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Better times for the consumer as shop prices fall?

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Consumers can breathe a short-term sigh of relief, as shop prices fall at a faster rate, but pressures are expected to re-emerge towards the end of this year.

Overall shop price deflation was 0.4%, a slight increase in deflation from the 0.3% June figure.

The decrease was driven by falling food inflation, which slowed to 1.2%, from 1.4% in both June and May.

Helen Dickinson, chief executive of the British Retail Consortium attributed the decline to the weakening effects of sterling depreciation. She said: “Shorter stock cycles in fresh food mean that more of the impact of the currency depreciation fed through into inflation earlier in the year and hence it is now subsiding. However, the upward pressure on food inflation has not entirely disappeared. Ambient (shelf-stable) food prices are still affected and as seasonal pricing dynamics play out, we could see fresh food inflation pick up again.”

Non-food prices decreased by 1.5% in July, compared to the June decrease of 1.4%. Dickinson said: “While in many cases retailers’ new ranges are coming in at higher price points in response to the increased cost of importing goods, other core products are seeing reductions in prices, as retailers compete to keep prices low for consumers where they can. For now, these dynamics are keeping overall non-food inflation low, although strong upward pressures remain.” She believes these falling prices will start to reverse in the latter part of the year.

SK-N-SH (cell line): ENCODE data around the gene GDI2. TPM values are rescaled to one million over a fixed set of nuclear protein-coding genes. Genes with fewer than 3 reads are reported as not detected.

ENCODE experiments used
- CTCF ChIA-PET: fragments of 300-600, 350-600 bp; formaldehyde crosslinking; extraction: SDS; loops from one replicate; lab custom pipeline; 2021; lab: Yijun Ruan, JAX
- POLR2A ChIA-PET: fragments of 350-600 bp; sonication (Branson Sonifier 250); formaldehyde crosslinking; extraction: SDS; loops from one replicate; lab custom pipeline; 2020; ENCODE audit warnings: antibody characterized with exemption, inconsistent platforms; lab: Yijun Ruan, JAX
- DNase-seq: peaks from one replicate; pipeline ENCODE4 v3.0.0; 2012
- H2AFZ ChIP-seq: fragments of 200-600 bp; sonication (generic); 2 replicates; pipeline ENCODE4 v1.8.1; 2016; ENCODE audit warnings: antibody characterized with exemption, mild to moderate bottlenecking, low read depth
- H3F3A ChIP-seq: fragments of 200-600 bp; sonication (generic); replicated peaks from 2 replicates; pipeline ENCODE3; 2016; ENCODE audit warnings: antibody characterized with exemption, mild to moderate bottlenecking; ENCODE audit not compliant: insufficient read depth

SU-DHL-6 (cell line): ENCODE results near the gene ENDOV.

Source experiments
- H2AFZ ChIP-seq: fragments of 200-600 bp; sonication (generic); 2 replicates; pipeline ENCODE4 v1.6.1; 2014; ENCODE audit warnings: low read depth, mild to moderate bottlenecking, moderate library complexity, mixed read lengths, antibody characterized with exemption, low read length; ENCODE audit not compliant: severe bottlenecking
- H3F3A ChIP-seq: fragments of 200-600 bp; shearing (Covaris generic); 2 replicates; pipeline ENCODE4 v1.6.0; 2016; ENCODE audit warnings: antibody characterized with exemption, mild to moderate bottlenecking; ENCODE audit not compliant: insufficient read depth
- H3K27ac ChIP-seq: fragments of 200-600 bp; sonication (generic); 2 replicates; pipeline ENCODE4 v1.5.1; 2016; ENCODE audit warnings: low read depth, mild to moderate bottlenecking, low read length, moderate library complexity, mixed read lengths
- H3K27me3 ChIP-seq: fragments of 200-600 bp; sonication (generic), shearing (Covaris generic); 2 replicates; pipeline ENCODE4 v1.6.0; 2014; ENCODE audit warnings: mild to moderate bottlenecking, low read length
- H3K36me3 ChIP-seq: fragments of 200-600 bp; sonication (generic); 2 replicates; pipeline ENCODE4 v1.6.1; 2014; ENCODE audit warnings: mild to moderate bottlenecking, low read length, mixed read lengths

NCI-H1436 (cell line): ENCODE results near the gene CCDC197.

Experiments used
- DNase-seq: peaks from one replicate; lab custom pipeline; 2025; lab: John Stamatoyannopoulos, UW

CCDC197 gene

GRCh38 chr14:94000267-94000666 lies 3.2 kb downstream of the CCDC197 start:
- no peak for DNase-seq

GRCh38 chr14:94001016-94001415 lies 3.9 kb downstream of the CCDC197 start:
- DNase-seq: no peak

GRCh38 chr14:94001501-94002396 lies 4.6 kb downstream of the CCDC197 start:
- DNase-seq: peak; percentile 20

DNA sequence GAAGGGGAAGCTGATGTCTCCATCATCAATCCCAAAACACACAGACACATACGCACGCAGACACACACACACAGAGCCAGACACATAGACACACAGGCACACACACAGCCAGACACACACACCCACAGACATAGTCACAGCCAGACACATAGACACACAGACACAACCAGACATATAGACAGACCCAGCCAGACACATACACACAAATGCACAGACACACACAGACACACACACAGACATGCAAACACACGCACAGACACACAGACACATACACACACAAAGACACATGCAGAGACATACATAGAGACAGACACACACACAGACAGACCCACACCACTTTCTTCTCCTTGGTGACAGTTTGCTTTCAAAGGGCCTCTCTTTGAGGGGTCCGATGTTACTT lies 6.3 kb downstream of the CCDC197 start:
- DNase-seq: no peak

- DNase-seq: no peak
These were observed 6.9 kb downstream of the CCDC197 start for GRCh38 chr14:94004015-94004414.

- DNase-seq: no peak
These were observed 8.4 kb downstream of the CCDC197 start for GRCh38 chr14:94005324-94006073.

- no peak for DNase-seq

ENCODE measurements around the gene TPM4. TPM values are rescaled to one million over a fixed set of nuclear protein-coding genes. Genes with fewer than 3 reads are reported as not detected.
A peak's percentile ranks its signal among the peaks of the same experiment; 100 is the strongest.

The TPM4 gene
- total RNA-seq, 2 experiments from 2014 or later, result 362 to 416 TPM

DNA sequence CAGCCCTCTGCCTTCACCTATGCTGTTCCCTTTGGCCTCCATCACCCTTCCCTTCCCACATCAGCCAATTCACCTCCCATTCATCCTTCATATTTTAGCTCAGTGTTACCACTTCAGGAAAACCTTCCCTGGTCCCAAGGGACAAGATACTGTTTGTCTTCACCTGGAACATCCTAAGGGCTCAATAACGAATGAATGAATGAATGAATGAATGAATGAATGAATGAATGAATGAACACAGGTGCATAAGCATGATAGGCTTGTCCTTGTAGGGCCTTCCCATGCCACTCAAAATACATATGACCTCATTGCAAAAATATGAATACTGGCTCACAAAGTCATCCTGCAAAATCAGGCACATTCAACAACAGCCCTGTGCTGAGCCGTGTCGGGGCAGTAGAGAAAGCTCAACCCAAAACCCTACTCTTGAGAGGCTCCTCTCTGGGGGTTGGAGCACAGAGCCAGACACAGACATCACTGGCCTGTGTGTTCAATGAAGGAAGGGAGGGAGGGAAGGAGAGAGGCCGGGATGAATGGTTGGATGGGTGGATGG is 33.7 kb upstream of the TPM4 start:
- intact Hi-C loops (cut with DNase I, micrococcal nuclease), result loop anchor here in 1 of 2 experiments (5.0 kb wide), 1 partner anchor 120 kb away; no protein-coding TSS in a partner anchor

Mike Watkins, head of retailer and business insight, Nielsen, said: “The amount of inflationary pressure coming from retail remains less than from other elements of the economy and in the last few weeks, while we have seen a return to more normal weather, the level of consumer demand remains unpredictable. This means retailers are cautious about passing on price increases, in particular at key retail price points. So promotional activity is still an important stimulant of demand as consumers become more cautious in the face of higher living costs.”

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